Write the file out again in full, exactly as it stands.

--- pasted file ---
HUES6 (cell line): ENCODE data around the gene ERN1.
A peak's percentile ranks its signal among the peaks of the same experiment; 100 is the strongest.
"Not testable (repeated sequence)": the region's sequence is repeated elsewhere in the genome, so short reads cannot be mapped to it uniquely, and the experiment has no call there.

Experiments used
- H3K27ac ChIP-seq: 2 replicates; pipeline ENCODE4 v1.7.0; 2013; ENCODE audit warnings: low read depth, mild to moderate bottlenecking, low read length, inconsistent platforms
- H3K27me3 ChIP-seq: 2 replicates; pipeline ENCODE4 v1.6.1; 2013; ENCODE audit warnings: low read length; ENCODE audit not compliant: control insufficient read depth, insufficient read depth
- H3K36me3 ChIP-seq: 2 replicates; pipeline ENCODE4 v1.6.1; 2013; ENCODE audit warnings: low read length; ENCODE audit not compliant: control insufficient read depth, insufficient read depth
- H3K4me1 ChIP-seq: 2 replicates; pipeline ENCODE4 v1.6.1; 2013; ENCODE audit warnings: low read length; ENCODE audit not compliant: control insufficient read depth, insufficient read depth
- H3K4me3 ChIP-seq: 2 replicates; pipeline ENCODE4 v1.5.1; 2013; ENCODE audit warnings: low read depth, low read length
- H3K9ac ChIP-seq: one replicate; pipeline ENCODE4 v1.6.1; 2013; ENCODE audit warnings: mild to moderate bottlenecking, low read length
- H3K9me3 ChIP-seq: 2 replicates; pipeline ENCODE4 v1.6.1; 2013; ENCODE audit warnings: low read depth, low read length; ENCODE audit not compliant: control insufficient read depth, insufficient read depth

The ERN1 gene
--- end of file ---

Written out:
HUES6 (cell line): ENCODE data around the gene ERN1.
A peak's percentile ranks its signal among the peaks of the same experiment; 100 is the strongest.
"Not testable (repeated sequence)": the region's sequence is repeated elsewhere in the genome, so short reads cannot be mapped to it uniquely, and the experiment has no call there.

Experiments used
- H3K27ac ChIP-seq: 2 replicates; pipeline ENCODE4 v1.7.0; 2013; ENCODE audit warnings: low read depth, mild to moderate bottlenecking, low read length, inconsistent platforms
- H3K27me3 ChIP-seq: 2 replicates; pipeline ENCODE4 v1.6.1; 2013; ENCODE audit warnings: low read length; ENCODE audit not compliant: control insufficient read depth, insufficient read depth
- H3K36me3 ChIP-seq: 2 replicates; pipeline ENCODE4 v1.6.1; 2013; ENCODE audit warnings: low read length; ENCODE audit not compliant: control insufficient read depth, insufficient read depth
- H3K4me1 ChIP-seq: 2 replicates; pipeline ENCODE4 v1.6.1; 2013; ENCODE audit warnings: low read length; ENCODE audit not compliant: control insufficient read depth, insufficient read depth
- H3K4me3 ChIP-seq: 2 replicates; pipeline ENCODE4 v1.5.1; 2013; ENCODE audit warnings: low read depth, low read length
- H3K9ac ChIP-seq: one replicate; pipeline ENCODE4 v1.6.1; 2013; ENCODE audit warnings: mild to moderate bottlenecking, low read length
- H3K9me3 ChIP-seq: 2 replicates; pipeline ENCODE4 v1.6.1; 2013; ENCODE audit warnings: low read depth, low read length; ENCODE audit not compliant: control insufficient read depth, insufficient read depth

The ERN1 gene